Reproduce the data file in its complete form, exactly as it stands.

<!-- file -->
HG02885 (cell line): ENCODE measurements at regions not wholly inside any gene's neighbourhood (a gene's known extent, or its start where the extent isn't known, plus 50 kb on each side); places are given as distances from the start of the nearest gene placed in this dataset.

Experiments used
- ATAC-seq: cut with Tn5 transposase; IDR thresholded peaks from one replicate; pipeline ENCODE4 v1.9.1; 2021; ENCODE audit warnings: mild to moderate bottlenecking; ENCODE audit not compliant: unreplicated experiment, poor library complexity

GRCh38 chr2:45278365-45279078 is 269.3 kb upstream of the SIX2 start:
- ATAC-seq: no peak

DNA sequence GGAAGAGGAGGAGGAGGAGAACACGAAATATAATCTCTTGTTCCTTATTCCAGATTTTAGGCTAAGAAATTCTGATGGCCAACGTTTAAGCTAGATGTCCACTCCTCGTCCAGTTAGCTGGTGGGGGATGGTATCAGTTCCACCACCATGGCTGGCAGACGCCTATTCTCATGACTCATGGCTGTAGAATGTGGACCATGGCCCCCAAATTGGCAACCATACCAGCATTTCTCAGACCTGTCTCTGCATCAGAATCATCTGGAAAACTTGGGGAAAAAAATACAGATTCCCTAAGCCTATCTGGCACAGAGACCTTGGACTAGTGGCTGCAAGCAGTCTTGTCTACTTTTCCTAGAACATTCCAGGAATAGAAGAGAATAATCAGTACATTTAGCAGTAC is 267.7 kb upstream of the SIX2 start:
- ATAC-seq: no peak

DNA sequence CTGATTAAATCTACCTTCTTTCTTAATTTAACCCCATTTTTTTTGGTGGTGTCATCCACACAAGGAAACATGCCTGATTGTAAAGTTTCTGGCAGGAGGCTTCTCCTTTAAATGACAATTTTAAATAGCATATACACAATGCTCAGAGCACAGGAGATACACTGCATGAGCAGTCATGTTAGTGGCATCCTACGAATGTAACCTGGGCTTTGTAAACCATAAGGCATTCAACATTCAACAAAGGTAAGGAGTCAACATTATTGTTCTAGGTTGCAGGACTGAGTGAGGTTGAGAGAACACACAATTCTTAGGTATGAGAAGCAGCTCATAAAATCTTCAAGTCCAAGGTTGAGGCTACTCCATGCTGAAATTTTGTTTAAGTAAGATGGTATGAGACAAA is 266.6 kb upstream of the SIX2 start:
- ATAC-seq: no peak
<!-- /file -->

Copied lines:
HG02885 (cell line): ENCODE measurements at regions not wholly inside any gene's neighbourhood (a gene's known extent, or its start where the extent isn't known, plus 50 kb on each side); places are given as distances from the start of the nearest gene placed in this dataset.

Experiments used
- ATAC-seq: cut with Tn5 transposase; IDR thresholded peaks from one replicate; pipeline ENCODE4 v1.9.1; 2021; ENCODE audit warnings: mild to moderate bottlenecking; ENCODE audit not compliant: unreplicated experiment, poor library complexity

GRCh38 chr2:45278365-45279078 is 269.3 kb upstream of the SIX2 start:
- ATAC-seq: no peak

DNA sequence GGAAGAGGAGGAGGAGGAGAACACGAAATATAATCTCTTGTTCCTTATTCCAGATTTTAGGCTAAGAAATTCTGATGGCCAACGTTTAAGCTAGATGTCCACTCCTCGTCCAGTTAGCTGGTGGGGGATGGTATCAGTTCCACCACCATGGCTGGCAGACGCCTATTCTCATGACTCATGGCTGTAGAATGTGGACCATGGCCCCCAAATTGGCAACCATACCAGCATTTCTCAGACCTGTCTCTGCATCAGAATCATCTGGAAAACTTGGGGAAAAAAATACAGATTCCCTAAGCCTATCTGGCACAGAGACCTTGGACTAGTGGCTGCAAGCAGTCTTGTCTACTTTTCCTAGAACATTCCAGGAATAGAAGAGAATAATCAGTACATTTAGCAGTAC is 267.7 kb upstream of the SIX2 start:
- ATAC-seq: no peak

DNA sequence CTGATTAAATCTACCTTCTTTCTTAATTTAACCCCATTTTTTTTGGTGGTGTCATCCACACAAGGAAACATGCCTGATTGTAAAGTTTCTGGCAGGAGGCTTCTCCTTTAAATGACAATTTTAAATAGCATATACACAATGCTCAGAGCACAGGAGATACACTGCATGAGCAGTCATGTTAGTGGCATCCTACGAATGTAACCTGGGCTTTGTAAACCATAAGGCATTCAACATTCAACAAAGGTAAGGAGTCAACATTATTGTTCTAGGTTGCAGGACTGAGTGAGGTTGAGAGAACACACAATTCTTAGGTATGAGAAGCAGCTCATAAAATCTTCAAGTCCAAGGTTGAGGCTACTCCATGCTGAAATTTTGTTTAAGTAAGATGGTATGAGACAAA is 266.6 kb upstream of the SIX2 start:
- ATAC-seq: no peak